Mobile ate the world of Marketing

The client

London School of Marketing is a leading educational institution offering accredited marketing and business qualifications in the heart of London.

The brief

London School of Marketing needed to replace its existing monolithic system with a rapid innovation platform that allowed them to roll out new features quickly.

The design principles

  • Mobile first: The new platform feels like a native app on any device.
  • Cloud-based: The platform leverages the benefits of cloud - continuous smooth delivery of new features, global availability, seamless scalability - while delivering measurable outcomes.
  • High performance: The platform scales with the client’s business while remaining lightning-fast for users.
The challenges The solution The results  
A monolithic legacy system. A cloud-based microservices architecture. A new system that fulfils the client’s requirement for quick agile data delivery and delivers a seamless transition from the old to the new system.  
Tight project time frame: 12 weeks. “nearForm’s innovative delivery architect (DA) role combines tech expertise with project management and people skills. The DA is responsible for coordinating all aspects of the project up to delivery including schedules. A key factor in adherence to schedules is the weekly project demo. At this demo problems are addressed during development and improvements are made instantly.” Because problems are nipped in the bud during development they don’t get serious enough to disrupt the schedule. The project was delivered right on schedule.  
Geographically distributed project team: six countries 10.5 hours of timezone spread. The DA manages information flows and maintains productive relations between all team members. Cloud-based communication tools - such as GitHub and Slack - overcome the time zone issue. Weekly demos keep everyone honest and up to speed on the status of all parts of the project. Physical location is irrelevant. The team works together in a unified coordinated manner.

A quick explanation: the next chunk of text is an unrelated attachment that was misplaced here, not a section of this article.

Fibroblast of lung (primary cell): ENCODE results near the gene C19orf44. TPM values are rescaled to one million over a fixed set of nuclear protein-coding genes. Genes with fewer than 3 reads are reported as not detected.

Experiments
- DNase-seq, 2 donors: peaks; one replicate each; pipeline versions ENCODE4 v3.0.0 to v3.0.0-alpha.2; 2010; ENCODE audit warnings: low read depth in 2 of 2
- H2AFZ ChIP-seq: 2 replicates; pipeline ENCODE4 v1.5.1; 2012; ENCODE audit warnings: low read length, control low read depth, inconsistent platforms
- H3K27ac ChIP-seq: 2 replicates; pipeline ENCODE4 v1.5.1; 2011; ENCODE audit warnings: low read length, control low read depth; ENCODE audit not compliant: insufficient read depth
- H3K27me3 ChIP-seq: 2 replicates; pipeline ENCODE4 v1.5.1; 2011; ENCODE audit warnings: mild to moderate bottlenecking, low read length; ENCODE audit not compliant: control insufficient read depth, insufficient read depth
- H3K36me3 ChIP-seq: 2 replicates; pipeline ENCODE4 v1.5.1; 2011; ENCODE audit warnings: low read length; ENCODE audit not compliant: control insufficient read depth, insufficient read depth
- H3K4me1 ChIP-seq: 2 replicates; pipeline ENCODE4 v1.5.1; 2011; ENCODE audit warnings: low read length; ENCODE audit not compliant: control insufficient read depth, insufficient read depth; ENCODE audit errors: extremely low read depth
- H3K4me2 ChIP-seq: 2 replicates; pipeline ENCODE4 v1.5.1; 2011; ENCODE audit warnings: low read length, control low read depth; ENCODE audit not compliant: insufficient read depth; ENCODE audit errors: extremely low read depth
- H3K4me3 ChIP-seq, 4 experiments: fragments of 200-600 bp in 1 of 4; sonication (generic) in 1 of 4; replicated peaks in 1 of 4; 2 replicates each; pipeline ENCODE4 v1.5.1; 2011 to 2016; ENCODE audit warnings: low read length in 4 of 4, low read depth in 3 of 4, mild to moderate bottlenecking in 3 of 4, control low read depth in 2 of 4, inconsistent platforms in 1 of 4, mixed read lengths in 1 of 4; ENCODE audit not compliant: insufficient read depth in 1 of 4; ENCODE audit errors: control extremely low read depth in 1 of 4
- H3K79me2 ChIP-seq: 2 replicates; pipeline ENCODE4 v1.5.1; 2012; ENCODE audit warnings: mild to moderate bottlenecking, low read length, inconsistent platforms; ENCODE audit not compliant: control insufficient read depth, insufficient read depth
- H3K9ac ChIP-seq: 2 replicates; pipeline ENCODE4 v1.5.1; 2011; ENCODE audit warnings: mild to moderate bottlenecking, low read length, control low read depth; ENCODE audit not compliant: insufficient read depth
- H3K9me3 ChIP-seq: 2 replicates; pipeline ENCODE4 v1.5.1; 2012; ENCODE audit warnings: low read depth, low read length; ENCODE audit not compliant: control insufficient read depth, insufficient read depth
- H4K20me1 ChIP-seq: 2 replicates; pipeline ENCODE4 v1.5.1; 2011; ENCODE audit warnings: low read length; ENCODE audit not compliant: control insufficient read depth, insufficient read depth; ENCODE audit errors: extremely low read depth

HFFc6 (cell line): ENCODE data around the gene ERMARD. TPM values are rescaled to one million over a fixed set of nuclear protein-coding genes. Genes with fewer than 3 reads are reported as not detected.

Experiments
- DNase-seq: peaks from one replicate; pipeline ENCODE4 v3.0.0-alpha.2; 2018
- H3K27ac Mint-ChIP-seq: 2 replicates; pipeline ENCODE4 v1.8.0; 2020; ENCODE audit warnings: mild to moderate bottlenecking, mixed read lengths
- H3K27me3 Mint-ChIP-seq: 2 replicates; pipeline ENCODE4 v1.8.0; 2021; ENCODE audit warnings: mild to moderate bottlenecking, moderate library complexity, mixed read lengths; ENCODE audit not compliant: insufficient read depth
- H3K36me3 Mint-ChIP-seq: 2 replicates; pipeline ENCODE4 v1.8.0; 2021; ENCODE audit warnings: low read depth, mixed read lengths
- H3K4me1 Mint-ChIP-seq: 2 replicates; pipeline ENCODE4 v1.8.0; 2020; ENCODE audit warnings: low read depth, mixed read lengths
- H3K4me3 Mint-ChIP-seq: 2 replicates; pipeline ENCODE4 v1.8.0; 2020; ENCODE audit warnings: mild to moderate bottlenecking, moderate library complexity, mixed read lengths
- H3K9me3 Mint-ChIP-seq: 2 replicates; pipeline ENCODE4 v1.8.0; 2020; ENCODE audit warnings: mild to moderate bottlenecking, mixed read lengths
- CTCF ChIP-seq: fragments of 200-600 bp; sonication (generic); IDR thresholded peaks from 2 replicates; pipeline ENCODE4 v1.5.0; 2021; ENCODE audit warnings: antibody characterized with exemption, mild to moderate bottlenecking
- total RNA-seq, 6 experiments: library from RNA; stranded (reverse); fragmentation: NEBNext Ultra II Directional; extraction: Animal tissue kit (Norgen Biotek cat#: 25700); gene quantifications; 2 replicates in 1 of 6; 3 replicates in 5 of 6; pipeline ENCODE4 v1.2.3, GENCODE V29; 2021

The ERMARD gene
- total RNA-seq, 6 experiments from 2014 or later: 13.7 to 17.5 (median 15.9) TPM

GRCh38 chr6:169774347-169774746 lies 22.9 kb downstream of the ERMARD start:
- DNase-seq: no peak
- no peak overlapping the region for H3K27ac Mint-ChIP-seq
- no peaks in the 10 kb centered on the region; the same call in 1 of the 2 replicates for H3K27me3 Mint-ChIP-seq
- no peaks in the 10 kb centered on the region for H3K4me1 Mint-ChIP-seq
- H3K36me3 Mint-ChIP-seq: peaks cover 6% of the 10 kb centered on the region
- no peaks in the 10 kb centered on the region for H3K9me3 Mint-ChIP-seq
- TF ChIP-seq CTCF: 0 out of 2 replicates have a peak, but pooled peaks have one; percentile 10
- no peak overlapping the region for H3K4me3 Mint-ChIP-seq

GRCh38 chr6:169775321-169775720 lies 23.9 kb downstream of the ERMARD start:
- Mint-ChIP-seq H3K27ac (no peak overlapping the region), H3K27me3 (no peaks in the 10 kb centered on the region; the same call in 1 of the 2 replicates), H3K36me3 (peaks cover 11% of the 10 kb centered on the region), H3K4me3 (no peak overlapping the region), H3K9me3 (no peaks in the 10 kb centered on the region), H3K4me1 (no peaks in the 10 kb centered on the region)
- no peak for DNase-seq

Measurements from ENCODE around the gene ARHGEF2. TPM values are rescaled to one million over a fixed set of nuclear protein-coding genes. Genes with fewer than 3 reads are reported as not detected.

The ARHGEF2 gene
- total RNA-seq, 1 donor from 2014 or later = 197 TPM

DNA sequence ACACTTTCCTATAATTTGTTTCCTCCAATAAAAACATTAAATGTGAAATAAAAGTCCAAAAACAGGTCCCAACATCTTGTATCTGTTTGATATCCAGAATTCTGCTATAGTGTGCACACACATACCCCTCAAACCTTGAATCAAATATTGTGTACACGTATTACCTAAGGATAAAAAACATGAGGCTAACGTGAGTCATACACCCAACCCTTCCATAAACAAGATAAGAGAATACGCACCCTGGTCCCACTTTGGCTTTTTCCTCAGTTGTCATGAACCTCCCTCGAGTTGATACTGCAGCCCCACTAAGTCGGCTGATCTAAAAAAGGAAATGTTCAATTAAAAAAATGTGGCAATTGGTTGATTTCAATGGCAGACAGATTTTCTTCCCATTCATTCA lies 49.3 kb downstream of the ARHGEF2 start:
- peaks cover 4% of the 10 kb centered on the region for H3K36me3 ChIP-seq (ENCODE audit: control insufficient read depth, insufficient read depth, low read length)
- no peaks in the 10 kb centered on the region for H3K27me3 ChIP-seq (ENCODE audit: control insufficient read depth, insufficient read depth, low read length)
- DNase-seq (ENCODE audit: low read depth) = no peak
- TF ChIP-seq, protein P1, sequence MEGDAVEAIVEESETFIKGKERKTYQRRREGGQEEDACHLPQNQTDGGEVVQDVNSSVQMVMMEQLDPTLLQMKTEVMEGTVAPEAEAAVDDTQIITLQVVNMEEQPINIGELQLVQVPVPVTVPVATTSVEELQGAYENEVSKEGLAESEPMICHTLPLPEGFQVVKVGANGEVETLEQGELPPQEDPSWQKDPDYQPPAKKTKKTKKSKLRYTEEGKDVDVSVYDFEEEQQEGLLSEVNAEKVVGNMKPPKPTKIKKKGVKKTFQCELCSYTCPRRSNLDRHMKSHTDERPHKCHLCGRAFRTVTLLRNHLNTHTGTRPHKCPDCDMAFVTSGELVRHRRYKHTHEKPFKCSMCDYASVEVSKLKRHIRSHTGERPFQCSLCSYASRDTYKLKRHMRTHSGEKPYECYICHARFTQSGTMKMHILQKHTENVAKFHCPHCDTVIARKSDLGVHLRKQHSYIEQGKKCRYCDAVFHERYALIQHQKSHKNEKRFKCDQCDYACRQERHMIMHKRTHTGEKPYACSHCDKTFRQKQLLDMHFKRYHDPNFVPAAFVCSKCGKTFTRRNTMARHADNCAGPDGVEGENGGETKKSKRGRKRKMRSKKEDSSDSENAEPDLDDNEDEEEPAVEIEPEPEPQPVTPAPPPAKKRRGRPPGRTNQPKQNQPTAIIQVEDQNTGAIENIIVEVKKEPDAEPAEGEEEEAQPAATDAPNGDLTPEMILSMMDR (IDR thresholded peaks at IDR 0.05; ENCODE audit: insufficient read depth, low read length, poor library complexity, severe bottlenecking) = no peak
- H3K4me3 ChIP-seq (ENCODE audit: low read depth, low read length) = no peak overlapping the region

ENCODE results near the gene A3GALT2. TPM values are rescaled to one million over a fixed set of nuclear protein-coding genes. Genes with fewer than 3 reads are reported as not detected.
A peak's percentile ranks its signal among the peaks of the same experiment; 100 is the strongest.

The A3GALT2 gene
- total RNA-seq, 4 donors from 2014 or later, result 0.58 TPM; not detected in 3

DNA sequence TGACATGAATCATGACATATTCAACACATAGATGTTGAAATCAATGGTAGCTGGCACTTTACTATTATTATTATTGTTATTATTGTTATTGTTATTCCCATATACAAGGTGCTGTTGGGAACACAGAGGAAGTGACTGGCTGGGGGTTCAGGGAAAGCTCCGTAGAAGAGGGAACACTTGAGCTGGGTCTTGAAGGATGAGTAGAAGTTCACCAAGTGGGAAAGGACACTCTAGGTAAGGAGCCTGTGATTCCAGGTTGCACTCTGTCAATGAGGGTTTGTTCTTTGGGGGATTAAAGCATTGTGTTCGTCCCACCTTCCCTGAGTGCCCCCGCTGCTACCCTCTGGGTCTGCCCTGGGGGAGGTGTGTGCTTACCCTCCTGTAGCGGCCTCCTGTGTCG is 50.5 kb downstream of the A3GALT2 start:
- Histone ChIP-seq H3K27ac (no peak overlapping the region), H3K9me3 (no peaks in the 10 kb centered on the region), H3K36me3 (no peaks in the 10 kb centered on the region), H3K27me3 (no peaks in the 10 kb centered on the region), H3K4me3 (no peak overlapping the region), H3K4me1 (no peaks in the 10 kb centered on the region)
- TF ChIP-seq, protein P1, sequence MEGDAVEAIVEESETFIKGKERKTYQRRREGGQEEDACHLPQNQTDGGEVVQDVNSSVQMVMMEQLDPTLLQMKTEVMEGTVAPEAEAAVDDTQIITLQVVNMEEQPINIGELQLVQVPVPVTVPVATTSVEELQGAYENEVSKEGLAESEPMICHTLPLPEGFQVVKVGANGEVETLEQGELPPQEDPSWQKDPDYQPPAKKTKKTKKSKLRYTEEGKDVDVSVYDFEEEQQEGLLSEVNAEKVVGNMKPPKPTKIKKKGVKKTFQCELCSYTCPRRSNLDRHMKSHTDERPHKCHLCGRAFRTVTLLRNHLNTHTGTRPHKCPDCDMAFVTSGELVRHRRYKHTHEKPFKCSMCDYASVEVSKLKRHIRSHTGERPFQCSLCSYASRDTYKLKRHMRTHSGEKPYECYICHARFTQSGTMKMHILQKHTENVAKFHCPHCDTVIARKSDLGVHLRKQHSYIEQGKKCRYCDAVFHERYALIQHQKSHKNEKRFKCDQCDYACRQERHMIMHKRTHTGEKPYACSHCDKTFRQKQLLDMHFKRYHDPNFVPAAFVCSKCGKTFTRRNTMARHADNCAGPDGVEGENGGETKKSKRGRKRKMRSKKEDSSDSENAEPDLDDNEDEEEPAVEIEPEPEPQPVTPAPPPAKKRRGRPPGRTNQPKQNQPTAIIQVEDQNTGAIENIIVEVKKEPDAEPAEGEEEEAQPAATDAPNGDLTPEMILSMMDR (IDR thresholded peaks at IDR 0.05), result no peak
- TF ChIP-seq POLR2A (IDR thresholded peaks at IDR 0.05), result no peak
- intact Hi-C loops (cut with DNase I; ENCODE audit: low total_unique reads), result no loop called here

Multi-organizational project team: nearForm client and third-party provider. As above. The DA is responsible for managing communication between all parties. All parties in the project team worked together as a single unit.  

nearForm is …

  • Transforming the way that software is built. We want software to actually work.
  • Putting the engineering back into software engineering. We use mathematical models and effective measurement, and create a sound architecture before coding.
  • Dedicated to evidence-based execution. We implement the highest level of engineering discipline.
  • Making distributed teams work. nearForm picks the world’s best developers, regardless of where they live. We appoint an delivery architect (DA) who keeps the distributed team on track, and we run weekly project demos that keep everyone honest, highlight issues during development, and allow improvements to be made instantly.

The bottom line

A modern, agile, ultra-usable online education platform that can quickly and easily adapt to business growth, changing markets and new business drivers, while continuously delivering new features to customers.

The key technologies

  • Microservices: Microservices are small, independent blocks of software code that do one thing, and do it well. Microservices at nearForm are used to create large, complex, flexible and scalable applications.
  • Node.js: Node.js is an open source, cross-platform runtime environment for server-side and networking applications. nearForm was an early adopter of Node.js. Its staff includes some of the world’s acknowledged Node.js thought leaders. The company runs the annual NodeConfEU conference, Europe’s only dedicated Node.js conference.


Paul Penman, chief executive officer, London School of Marketing:

“nearForm delivered a world-class platform for our business. We and our customers are delighted with the result.”


“The geographically distributed nature of this project team made traditional software project management approaches impractical. We overcame this challenge by focussing on sound engineering, deep initial design, and a microservices architecture that matched the nature of the remote team.”

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